But if the obvious lady-centric mission wasn't enough, Idol is also jumping through hoops to be "fresh" and "different," yet the biggest moves consist of mirroring its competitors The X Factor and The Voice and changing up the process and intensity of its Thursday night results shows. Sometimes we find out the top three, sometimes we get zero results until the last five minutes, you just have to tune in to find out! It's an attempt at freshness that just feels like Grandpa trying to make a pair of Justin Bieber's famous harem pants work. At times, the secondhand embarrassment is almost unbearable.
Finally, it's the show itself. After 12 years, it makes little sense to drop the familiar pieces that fans react to in an almost Pavlovian sense: Ryan Seacrest's "THIS... is American Idol" and "Dim the lights, here we go," plus the classic, yet dated theme song and opening credits. Without these elements, the show isn't really American Idol, it's just some other singing competion, yet it's these elements that ensure Idol is a relic, slowly slipping toward retirement age, instead of being a young, spry competitor for the fresh face of NBC's The Voice.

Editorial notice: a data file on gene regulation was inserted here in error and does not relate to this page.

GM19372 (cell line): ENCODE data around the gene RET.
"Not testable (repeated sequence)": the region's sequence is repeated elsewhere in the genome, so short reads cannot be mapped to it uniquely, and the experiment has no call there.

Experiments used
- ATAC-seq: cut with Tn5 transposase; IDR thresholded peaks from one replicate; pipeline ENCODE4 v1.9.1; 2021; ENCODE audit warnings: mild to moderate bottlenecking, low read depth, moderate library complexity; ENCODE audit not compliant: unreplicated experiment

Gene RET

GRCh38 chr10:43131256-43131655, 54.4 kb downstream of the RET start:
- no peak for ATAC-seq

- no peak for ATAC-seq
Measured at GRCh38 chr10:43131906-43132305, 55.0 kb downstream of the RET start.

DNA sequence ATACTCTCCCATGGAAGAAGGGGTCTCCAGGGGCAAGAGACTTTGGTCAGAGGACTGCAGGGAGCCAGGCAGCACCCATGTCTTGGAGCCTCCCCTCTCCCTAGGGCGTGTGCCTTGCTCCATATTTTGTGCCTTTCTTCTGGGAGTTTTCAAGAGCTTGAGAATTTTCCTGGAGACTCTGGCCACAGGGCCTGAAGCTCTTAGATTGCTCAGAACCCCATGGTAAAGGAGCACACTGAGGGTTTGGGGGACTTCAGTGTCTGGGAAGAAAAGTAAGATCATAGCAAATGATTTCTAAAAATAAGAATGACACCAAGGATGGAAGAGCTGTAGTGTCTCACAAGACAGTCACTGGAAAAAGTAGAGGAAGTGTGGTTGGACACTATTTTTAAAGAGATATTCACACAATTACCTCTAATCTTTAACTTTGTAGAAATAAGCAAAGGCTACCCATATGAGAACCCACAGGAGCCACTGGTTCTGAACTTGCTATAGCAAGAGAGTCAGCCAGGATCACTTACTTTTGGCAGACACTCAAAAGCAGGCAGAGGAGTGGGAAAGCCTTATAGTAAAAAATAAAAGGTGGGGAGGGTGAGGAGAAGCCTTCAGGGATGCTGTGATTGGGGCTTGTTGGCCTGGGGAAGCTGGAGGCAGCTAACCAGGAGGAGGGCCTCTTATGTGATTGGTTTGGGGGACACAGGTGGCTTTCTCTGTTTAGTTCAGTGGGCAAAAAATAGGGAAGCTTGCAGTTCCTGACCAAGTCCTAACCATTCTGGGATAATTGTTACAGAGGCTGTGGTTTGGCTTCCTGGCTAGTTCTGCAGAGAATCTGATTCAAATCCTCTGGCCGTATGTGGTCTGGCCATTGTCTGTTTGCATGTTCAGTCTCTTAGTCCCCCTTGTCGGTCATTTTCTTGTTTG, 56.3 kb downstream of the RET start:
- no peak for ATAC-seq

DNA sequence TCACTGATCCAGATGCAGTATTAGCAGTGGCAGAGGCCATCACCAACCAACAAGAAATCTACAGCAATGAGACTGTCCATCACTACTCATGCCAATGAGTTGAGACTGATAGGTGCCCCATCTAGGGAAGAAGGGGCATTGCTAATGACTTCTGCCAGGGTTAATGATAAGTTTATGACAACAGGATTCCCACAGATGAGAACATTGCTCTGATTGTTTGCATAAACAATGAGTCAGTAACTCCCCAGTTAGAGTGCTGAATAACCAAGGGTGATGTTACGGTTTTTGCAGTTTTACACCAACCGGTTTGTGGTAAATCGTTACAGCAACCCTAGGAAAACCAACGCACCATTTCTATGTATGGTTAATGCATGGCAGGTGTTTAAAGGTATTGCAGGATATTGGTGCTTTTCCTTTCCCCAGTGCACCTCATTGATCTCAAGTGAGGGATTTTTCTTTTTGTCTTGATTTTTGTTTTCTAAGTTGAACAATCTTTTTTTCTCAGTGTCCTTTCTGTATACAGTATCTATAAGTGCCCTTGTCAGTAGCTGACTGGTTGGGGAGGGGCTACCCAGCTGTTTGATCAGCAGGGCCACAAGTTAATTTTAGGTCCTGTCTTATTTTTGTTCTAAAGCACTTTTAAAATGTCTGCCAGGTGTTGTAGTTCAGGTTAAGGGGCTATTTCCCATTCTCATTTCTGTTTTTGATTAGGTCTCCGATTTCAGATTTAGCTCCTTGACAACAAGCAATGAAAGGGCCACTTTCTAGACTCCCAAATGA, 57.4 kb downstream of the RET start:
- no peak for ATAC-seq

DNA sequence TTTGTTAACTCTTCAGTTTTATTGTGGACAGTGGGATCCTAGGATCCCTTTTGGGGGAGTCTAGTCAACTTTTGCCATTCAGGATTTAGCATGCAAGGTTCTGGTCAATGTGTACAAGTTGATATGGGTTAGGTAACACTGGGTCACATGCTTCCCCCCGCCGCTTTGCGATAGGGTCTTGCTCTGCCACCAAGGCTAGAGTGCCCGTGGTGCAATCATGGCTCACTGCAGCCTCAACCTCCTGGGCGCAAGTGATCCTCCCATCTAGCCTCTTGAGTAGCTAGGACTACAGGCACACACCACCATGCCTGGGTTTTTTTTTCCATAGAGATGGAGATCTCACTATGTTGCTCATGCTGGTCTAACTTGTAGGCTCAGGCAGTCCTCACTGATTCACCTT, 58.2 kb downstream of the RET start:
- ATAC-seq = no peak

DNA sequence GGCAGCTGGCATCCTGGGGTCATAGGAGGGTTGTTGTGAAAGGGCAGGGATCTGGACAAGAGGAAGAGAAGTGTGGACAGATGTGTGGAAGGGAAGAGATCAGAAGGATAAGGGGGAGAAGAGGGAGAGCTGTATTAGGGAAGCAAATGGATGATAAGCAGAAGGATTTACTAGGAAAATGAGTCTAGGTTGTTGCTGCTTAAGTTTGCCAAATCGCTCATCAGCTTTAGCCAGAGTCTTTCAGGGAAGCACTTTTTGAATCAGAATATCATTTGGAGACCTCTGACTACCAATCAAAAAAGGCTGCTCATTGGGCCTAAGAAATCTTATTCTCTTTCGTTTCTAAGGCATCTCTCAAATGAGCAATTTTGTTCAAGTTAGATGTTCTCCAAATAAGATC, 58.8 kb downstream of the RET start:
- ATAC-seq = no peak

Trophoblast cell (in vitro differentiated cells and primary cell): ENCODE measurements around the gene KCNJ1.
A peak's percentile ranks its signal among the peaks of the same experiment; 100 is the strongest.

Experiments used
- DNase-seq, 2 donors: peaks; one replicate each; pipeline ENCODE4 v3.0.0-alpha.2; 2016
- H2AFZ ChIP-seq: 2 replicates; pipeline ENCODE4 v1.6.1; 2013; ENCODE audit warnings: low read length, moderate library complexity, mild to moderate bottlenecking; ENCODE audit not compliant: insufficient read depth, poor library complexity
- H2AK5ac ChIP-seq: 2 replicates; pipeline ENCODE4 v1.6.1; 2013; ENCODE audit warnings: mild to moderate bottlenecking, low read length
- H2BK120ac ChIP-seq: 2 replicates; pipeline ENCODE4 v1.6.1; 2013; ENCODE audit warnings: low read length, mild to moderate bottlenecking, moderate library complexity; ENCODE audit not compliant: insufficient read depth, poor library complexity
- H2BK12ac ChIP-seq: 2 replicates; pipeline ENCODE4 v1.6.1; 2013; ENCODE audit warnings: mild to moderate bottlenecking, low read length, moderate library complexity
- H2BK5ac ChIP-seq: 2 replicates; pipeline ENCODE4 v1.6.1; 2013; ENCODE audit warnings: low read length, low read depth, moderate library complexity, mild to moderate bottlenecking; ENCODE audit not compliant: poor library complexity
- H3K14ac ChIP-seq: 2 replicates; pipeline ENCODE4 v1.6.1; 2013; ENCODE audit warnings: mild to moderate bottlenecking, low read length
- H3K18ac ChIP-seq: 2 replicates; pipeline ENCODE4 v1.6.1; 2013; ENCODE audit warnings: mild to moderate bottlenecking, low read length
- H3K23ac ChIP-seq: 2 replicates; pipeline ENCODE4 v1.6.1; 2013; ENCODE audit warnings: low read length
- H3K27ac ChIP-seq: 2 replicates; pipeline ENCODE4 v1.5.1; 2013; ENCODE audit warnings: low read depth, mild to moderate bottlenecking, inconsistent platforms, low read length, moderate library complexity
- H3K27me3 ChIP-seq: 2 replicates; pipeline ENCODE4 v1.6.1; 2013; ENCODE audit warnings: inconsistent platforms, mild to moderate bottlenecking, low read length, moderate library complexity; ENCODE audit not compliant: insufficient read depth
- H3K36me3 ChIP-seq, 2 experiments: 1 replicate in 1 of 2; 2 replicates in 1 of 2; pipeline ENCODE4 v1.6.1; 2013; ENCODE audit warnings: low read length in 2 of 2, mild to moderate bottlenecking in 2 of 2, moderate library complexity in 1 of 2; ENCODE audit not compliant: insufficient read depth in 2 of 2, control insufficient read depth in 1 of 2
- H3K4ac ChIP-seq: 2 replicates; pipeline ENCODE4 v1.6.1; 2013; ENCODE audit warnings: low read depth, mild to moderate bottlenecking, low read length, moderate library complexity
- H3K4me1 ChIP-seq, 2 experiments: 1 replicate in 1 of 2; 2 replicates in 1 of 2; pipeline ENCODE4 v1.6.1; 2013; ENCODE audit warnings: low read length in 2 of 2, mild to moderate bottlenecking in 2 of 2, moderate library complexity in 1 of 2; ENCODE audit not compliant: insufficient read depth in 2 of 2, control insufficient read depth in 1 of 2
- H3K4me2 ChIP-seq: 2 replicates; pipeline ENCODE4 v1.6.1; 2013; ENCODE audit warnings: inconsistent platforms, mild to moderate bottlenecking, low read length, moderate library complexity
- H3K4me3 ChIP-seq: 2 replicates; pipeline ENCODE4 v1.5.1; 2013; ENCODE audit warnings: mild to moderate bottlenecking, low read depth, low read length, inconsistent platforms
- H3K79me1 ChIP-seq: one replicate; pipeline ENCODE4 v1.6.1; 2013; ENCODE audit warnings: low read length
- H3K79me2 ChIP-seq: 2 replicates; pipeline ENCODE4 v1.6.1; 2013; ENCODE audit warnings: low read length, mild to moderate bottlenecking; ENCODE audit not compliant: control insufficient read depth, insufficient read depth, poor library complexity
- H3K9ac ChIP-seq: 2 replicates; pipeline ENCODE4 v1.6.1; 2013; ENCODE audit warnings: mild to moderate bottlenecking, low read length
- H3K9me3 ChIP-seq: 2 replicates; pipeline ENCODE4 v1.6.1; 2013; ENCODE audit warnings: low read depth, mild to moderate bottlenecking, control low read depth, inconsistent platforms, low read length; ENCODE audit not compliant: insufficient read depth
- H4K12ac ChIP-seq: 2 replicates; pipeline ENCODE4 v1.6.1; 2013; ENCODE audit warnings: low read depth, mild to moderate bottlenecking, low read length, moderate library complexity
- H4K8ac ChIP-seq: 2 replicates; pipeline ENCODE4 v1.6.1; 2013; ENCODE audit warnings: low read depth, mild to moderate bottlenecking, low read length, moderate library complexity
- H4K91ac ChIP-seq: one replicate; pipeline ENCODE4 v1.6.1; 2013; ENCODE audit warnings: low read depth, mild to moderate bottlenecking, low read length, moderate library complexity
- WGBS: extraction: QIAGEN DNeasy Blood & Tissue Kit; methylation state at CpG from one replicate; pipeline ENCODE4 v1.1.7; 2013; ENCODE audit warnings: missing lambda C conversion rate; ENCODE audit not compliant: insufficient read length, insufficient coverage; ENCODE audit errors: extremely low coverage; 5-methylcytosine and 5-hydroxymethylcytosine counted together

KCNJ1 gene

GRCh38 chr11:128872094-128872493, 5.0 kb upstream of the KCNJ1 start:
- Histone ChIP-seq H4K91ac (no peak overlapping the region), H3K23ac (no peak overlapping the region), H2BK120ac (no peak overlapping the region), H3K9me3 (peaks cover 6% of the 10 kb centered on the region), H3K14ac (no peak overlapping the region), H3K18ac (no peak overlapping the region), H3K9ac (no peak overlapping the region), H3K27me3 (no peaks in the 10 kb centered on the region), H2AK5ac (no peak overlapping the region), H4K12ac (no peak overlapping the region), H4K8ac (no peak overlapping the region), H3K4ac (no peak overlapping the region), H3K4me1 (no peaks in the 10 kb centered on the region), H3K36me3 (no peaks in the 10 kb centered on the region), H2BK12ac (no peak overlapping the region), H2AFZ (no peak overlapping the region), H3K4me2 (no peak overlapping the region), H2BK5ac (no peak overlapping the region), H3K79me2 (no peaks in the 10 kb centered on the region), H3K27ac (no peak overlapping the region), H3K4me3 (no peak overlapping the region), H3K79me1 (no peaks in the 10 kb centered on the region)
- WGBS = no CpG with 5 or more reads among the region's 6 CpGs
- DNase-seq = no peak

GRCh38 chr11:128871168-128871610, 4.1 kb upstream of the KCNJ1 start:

The producers may or may not have tried to shake up the judging panel as a means of raising the ratings a la NBC's recent acquisition of Usher and Shakira and the magic they've worked for The Voice's numbers, but that plan, however real, would be misguided.
This year's panel has incredible chemistry. They're wildly entertaining, so much so that they've managed to rejuvinate the appeal of Jackson (even if it's only in the way that they all respond to him the way my brother and I respond to our father's dad jokes). And no amount of stunt casting at the last minute or next year will best their performance enough to boost viewership.